The applications of supercritical fluid and solid-phase extraction techniques for the recovery of drugs of abuse from biological matrices

Allen, Desiree Lisa (1999) The applications of supercritical fluid and solid-phase extraction techniques for the recovery of drugs of abuse from biological matrices. PhD thesis, University of Glasgow.

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Abstract

The application of Solid-Phase Extraction (SPE) and Supercritical Fluid Extraction (SFE) were evaluated for the determination of various drugs of abuse analyzed in the field of forensic toxicology. Three biological matrices (blood, urine and hair) were investigated for the recovery of various commonly abused drugs.

The current SPE method used in the routine laboratory was optimized for the extraction of benzodiazepines in whole blood and applied to authentic forensic case samples. The optimized method and the routine method were than compared using authentic forensic samples. Successful methodology developed provided an efficient, less time consuming, reproducible and more robust alternative to the current routine method.

The use of SFE was applied to blood and urine samples for the extraction of cocaine and its metabolites, benzoylecgonine and ecgonine methyl ester. The method developed showed that the drugs can be successfully extracted from various biological matrices such as blood and urine with comparable results to SPE methods.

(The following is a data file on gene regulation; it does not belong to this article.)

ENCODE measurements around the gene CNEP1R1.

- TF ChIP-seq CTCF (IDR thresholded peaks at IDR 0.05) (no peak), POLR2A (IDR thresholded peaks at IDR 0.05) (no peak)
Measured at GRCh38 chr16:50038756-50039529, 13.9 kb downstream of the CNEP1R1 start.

Forensic case samples positive for morphine were extracted using SFE and SPE techniques and the results compared. A good correlation was observed between the two methods rendering them compatible for the detection of morphine in whole blood.

Hair analysis was investigated using both SPE and SFE techniques. A study was carried out to determine whether a correlation existed between self-report data and hair analysis for five amphetamines (metamphetamine, amphetamine methylene-dioxyamphetamine, methylenedioxyethylamphetamine and methylenedioxymethamphetamine). SPE methods developed proved that all five amphetamines could be extracted from human hair. However, a correlation did not exist between self-report and hair analysis data. Inter-laboratory studies carried out between two laboratories showed that both produced similar results for case samples containing amphetamines.

For the extraction of amphetamines (MDA, MDMA and MDEA) and cocaine and its metabolite from hair, developed SFE methods were applied. Amphetamines in hair were successfully extracted from spiked and authentic hair samples thought to contain amphetamines using developed SFE methods. Cocaine and ecgonine methylester were also successfully extracted from spiked human hair.

Item Type: Thesis (PhD)
Qualification Level: Doctoral
Subjects: R Medicine > RA Public aspects of medicine > RA1001 Forensic Medicine. Medical jurisprudence. Legal medicine
Colleges/Schools: College of Medical Veterinary and Life Sciences
Supervisor's Name: Oliver, Dr. John
Date of Award: 1999
Depositing User: Ms Anikó Szilágyi
Unique ID: glathesis:1999-5897
Copyright: Copyright of this thesis is held by the author.
Date Deposited: 09 Jan 2015 16:40
Last Modified: 09 Jan 2015 16:41
URI: http://theses.gla.ac.uk/id/eprint/5897

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